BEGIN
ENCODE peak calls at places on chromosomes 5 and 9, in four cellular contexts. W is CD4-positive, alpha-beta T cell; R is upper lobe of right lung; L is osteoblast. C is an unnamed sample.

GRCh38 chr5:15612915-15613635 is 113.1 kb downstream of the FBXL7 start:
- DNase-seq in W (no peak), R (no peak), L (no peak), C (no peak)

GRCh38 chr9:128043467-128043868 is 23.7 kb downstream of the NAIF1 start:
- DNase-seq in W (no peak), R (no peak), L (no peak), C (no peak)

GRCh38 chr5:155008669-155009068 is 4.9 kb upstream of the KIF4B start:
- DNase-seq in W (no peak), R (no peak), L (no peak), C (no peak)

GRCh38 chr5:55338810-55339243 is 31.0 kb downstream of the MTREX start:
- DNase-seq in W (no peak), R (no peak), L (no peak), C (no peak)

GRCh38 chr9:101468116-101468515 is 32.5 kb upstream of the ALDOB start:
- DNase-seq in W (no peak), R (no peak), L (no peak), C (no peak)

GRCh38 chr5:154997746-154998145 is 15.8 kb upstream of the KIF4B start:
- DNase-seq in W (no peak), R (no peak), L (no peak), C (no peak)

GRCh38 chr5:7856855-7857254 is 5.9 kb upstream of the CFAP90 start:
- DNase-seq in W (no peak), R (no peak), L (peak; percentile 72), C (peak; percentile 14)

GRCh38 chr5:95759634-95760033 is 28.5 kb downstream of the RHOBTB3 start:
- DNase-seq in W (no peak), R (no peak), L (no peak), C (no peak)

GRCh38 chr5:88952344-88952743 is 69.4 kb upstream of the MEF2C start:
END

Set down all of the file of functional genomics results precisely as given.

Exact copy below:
ENCODE peak calls at places on chromosomes 5 and 9, in four cellular contexts. W is CD4-positive, alpha-beta T cell; R is upper lobe of right lung; L is osteoblast. C is an unnamed sample.

GRCh38 chr5:15612915-15613635 is 113.1 kb downstream of the FBXL7 start:
- DNase-seq in W (no peak), R (no peak), L (no peak), C (no peak)

GRCh38 chr9:128043467-128043868 is 23.7 kb downstream of the NAIF1 start:
- DNase-seq in W (no peak), R (no peak), L (no peak), C (no peak)

GRCh38 chr5:155008669-155009068 is 4.9 kb upstream of the KIF4B start:
- DNase-seq in W (no peak), R (no peak), L (no peak), C (no peak)

GRCh38 chr5:55338810-55339243 is 31.0 kb downstream of the MTREX start:
- DNase-seq in W (no peak), R (no peak), L (no peak), C (no peak)

GRCh38 chr9:101468116-101468515 is 32.5 kb upstream of the ALDOB start:
- DNase-seq in W (no peak), R (no peak), L (no peak), C (no peak)

GRCh38 chr5:154997746-154998145 is 15.8 kb upstream of the KIF4B start:
- DNase-seq in W (no peak), R (no peak), L (no peak), C (no peak)

GRCh38 chr5:7856855-7857254 is 5.9 kb upstream of the CFAP90 start:
- DNase-seq in W (no peak), R (no peak), L (peak; percentile 72), C (peak; percentile 14)

GRCh38 chr5:95759634-95760033 is 28.5 kb downstream of the RHOBTB3 start:
- DNase-seq in W (no peak), R (no peak), L (no peak), C (no peak)

GRCh38 chr5:88952344-88952743 is 69.4 kb upstream of the MEF2C start: